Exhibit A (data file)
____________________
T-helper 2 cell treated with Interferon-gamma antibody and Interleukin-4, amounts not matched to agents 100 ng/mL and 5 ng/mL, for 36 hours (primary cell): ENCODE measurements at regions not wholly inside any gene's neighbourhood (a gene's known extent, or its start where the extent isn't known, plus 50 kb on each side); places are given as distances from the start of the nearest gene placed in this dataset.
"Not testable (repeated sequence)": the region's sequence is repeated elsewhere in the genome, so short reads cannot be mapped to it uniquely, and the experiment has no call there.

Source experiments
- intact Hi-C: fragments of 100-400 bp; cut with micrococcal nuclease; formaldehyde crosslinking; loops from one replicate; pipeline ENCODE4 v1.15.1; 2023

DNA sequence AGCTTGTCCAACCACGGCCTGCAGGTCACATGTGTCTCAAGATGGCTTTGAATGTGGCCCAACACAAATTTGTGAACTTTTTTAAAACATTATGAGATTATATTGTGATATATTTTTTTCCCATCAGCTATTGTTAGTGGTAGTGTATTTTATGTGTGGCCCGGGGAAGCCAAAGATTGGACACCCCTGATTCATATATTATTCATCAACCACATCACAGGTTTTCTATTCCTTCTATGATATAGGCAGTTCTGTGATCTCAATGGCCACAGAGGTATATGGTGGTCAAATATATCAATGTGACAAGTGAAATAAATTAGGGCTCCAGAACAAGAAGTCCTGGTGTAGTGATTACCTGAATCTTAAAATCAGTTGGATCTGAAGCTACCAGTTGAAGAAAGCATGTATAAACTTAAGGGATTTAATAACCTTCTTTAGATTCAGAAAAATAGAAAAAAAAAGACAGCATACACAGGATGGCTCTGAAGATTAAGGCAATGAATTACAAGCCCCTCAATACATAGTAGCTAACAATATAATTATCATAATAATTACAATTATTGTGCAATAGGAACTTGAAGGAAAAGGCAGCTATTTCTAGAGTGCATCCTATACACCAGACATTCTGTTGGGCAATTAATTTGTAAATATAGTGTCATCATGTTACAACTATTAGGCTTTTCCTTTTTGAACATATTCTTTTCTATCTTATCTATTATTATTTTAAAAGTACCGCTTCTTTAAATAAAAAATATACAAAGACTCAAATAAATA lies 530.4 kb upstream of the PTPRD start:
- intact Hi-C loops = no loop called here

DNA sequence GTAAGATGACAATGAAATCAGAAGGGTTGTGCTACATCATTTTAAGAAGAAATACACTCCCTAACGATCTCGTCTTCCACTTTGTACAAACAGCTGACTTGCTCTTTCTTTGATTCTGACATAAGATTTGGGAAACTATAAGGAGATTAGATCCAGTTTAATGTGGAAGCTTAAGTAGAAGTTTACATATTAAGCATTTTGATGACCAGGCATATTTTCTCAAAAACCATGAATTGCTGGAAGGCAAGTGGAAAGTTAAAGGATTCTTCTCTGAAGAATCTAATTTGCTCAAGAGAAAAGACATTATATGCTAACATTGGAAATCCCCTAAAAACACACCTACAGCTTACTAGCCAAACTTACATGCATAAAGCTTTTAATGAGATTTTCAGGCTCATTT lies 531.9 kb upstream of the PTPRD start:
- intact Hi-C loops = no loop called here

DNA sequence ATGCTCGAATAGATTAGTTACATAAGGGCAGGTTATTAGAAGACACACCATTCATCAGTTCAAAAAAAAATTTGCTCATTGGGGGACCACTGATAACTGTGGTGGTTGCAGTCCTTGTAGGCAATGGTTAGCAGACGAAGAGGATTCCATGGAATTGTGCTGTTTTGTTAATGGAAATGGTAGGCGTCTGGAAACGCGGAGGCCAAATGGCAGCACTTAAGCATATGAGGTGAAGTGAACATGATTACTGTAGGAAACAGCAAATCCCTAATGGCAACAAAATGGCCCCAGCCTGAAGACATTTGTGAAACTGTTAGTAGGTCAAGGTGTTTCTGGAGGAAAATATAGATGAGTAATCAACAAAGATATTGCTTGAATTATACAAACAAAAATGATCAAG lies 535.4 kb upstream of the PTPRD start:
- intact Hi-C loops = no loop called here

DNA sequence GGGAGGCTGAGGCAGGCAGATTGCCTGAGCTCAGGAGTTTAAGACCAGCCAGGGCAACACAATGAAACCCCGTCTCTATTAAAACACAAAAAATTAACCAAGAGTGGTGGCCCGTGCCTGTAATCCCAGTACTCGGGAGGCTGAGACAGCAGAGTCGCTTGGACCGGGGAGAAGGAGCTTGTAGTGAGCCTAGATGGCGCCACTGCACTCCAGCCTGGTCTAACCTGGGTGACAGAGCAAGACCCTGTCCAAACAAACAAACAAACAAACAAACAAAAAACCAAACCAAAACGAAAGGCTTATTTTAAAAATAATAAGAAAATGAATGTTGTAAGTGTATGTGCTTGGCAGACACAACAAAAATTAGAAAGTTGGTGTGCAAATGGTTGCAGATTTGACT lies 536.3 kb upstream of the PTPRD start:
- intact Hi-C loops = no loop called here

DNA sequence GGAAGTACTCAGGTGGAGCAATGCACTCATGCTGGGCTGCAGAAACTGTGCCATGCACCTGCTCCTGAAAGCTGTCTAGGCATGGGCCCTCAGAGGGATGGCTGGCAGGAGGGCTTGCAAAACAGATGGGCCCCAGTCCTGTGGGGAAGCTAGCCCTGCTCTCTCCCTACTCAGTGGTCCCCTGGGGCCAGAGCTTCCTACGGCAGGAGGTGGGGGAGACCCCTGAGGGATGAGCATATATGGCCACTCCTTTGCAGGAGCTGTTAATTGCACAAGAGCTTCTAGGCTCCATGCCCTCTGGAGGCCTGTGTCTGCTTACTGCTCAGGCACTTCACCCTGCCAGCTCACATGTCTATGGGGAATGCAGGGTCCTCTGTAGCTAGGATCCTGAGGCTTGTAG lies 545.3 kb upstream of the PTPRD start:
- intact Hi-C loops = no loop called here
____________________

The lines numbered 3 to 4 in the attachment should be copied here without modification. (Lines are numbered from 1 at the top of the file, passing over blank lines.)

Source experiments
- intact Hi-C: fragments of 100-400 bp; cut with micrococcal nuclease; formaldehyde crosslinking; loops from one replicate; pipeline ENCODE4 v1.15.1; 2023